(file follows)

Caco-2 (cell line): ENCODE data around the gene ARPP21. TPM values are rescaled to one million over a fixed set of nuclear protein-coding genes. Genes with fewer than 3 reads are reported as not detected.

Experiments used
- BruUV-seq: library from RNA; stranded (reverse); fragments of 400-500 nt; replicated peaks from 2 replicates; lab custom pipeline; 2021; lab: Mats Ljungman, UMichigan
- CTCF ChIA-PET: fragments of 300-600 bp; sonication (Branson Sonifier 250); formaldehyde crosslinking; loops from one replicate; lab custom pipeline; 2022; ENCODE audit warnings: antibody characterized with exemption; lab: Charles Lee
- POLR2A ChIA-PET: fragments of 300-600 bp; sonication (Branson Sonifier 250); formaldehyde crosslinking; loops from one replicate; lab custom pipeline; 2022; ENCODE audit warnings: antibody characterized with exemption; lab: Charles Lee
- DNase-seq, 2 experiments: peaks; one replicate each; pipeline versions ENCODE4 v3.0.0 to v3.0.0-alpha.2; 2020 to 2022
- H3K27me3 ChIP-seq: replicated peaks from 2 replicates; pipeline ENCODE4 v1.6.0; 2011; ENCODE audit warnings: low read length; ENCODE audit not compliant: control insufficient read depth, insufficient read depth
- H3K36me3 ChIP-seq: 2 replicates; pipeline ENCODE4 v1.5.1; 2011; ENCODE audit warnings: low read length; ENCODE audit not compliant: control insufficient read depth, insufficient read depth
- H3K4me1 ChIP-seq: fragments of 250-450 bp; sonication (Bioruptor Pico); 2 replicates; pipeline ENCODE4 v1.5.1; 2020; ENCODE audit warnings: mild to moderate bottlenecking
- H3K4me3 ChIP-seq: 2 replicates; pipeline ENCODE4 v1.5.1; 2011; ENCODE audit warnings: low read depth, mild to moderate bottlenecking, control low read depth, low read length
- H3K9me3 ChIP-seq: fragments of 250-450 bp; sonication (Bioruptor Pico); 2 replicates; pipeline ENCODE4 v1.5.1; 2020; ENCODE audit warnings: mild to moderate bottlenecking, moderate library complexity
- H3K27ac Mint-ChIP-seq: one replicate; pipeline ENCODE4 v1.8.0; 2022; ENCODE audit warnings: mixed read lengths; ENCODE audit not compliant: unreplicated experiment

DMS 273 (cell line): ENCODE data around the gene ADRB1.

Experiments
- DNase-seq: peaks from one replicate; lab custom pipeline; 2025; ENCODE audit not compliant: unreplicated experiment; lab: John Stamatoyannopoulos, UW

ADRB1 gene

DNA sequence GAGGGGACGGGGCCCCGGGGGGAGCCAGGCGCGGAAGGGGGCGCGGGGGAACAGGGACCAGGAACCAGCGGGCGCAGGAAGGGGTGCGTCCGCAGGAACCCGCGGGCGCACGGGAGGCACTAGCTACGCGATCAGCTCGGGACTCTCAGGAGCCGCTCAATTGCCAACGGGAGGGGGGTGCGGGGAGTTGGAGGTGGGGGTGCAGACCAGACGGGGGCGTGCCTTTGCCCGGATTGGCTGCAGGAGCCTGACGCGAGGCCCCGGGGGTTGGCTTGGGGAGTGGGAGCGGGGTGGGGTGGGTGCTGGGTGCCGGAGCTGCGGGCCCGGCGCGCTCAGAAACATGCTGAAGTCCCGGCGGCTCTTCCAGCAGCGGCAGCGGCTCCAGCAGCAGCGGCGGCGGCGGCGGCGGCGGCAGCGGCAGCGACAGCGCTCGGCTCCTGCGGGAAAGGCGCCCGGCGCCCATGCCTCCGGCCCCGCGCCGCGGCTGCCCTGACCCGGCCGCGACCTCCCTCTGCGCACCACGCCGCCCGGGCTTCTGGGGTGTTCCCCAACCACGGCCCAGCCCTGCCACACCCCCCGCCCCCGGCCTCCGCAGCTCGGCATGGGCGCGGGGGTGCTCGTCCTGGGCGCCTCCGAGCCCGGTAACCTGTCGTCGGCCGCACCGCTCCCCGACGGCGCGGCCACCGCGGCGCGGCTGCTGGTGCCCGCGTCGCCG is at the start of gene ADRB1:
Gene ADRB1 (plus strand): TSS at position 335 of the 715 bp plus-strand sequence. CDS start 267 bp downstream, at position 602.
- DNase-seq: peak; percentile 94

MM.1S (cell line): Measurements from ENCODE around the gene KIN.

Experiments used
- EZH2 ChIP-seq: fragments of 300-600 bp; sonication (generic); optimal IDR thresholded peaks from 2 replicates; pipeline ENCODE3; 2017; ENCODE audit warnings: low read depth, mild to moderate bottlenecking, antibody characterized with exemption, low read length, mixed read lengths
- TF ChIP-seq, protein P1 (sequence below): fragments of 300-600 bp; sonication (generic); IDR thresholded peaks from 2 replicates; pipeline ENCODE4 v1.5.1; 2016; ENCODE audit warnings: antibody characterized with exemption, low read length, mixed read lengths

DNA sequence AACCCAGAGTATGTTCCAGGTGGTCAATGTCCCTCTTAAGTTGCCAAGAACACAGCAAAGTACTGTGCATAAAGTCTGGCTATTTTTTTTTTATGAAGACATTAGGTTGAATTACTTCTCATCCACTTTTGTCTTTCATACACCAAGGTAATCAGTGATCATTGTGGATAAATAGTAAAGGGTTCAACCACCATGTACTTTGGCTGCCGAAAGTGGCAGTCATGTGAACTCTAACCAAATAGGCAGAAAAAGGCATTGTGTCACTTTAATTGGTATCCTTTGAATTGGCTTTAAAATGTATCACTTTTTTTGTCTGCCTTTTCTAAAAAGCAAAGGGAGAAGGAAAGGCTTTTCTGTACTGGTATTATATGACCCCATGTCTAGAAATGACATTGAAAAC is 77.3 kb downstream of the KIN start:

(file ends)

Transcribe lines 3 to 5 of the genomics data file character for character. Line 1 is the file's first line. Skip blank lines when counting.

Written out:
- BruUV-seq: library from RNA; stranded (reverse); fragments of 400-500 nt; replicated peaks from 2 replicates; lab custom pipeline; 2021; lab: Mats Ljungman, UMichigan
- CTCF ChIA-PET: fragments of 300-600 bp; sonication (Branson Sonifier 250); formaldehyde crosslinking; loops from one replicate; lab custom pipeline; 2022; ENCODE audit warnings: antibody characterized with exemption; lab: Charles Lee
- POLR2A ChIA-PET: fragments of 300-600 bp; sonication (Branson Sonifier 250); formaldehyde crosslinking; loops from one replicate; lab custom pipeline; 2022; ENCODE audit warnings: antibody characterized with exemption; lab: Charles Lee